GREAT MILLS, Md. (AP) — A teenager wounded a girl and a boy inside his Maryland high school Tuesday before an armed school resource officer was able to intervene, and each of them fired one more round as the shooter was fatally wounded, a sheriff said.
St. Mary's County Sheriff Tim Cameron said the student with the handgun was declared dead at a hospital, and the other two students were in critical condition. He said the officer was not harmed.
Cameron said authorities were still investigating whether the shooter was killed by the officer.
"When the shooting took place, our school resource officer, who was stationed inside the school, was alerted to the event and the shots being fired. He pursued the shooter and engaged the shooter, during which that engagement he fired a round at the shooter," Cameron said.
"Simultaneously the shooter fired a round as well. So, in the hours to come, in the days to come, through a detailed investigation, we will be able to determine if our SRO's round struck the shooter."
This latest shooting comes as lawmakers nationwide are under pressure to take action against gun violence following the Valentine's Day killings of 17 people at a Florida high school by a teenager with an assault weapon. Maryland's Senate joined the House Monday night to ban bump stocks, which enable a semi-automatic rifle to mimic a fully automatic weapon.
Outside the school, a line of about 20 school buses formed on the street in front of the building. Ambulances, fire trucks and other emergency vehicles crowded the parking lot and the street. No students or parents could be seen outside at midmorning.
The St. Mary's County Public Schools said the situation was "contained" after the shooting at Great Mills High School, which has about 1,600 students and is near the Patuxent River Naval Air Station, about 65 miles (104 kilometers) southeast of Washington.
Agents with the FBI and the Bureau of Alcohol, Tobacco, Firearms and Explosives joined deputies at the scene. The county sheriff said parents or guardians should stay away, urging them to go instead to Leonardtown High School to reunite with Great Mills students there.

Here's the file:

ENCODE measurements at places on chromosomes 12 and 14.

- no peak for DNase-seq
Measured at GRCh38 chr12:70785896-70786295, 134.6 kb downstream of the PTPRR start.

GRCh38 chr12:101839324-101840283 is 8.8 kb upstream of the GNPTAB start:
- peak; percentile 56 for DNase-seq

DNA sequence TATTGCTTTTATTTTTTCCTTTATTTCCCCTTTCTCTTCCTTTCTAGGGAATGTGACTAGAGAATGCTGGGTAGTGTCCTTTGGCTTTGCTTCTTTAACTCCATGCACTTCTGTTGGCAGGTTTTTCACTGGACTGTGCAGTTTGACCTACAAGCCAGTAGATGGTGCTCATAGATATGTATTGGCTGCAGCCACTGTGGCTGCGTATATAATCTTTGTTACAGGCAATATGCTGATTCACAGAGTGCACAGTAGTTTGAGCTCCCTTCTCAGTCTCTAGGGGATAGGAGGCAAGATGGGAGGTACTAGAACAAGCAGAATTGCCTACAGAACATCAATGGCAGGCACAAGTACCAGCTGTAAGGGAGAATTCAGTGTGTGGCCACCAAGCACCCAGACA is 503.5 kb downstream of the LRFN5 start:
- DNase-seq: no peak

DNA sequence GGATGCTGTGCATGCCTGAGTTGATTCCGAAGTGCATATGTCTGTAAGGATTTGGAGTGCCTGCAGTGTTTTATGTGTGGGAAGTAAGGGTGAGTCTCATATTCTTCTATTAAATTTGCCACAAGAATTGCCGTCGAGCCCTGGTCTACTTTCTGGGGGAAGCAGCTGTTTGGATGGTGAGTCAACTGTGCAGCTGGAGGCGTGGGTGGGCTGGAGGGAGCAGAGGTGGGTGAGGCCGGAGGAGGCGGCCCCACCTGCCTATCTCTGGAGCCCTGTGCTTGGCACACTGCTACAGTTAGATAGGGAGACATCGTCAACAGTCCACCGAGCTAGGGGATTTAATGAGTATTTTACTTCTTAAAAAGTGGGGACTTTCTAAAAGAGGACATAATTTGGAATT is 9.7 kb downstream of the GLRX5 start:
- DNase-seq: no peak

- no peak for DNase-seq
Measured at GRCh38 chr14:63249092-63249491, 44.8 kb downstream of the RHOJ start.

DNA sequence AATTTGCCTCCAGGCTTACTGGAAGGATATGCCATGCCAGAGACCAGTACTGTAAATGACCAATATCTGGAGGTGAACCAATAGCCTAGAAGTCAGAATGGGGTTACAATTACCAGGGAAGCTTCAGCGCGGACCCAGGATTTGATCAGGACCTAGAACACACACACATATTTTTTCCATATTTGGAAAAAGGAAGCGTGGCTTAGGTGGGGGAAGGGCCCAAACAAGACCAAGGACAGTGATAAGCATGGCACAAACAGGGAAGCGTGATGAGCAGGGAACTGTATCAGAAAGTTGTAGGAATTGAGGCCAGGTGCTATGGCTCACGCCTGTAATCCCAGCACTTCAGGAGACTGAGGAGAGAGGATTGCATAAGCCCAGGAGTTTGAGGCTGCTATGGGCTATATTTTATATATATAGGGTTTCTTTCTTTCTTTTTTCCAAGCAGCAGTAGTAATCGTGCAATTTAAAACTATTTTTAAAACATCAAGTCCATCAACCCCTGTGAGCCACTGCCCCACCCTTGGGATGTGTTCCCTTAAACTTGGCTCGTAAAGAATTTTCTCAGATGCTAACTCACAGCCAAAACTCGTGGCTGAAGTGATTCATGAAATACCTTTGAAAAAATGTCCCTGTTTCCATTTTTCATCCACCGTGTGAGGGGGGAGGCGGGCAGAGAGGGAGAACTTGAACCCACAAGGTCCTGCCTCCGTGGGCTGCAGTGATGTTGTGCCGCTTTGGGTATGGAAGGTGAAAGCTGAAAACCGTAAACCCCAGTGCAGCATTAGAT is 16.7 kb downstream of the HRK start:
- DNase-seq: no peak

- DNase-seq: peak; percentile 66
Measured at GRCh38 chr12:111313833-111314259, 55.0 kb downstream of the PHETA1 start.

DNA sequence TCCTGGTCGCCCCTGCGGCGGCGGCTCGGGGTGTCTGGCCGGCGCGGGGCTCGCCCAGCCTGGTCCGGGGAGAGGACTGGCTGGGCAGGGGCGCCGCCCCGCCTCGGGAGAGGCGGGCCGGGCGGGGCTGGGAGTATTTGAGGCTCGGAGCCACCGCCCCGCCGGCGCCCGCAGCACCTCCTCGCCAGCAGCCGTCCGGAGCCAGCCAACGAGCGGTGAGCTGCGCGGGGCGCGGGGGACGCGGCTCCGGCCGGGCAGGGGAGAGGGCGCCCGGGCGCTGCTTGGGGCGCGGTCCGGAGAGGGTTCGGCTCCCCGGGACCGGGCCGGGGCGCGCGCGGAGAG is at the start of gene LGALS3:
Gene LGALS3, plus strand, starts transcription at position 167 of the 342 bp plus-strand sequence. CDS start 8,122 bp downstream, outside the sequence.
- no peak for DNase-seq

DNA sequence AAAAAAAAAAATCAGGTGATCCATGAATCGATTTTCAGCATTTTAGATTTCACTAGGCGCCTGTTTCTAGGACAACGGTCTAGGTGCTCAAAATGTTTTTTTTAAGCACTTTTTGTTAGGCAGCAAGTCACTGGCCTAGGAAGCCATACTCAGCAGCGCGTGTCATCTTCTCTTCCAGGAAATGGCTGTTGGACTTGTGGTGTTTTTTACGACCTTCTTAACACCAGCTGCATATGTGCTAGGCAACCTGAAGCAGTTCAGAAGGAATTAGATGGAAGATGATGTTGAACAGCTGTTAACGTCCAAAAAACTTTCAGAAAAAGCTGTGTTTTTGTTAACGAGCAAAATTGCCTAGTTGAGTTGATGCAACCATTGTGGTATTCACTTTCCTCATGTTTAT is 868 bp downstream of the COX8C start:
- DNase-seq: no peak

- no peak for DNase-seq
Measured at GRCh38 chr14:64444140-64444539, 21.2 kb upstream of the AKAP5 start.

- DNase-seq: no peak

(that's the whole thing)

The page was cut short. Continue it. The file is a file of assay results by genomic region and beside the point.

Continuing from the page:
Many students across the country are calling for effective gun controls, leading up to Saturday's March For Our Lives rally in the nation's capital against gun violence in schools. Threats against schools have proliferated as well, and Great Mills High has not been immune.
Just last month, the school's principal, Jake Heibel, told parents in a letter posted on the local news site The Bay Net that two students were interviewed after they were overheard mentioning a school shooting, and they were found to pose no threat. Heibel said the school increased its security nevertheless after social media posts about a possible school shooting "circulated quite extensively."
Also last month, St. Mary's County Sheriff's office said it arrested two teenage boys for "Threats of Mass Violence" and a 39-year-old man on related charges after the teens made threats about a potential school shooting at Leonardtown High School, a high school about 10 miles from Great Mills. Police said they obtained a search warrant that led to them finding semi-automatic rifles, handguns and other weapons, along with ammunition.
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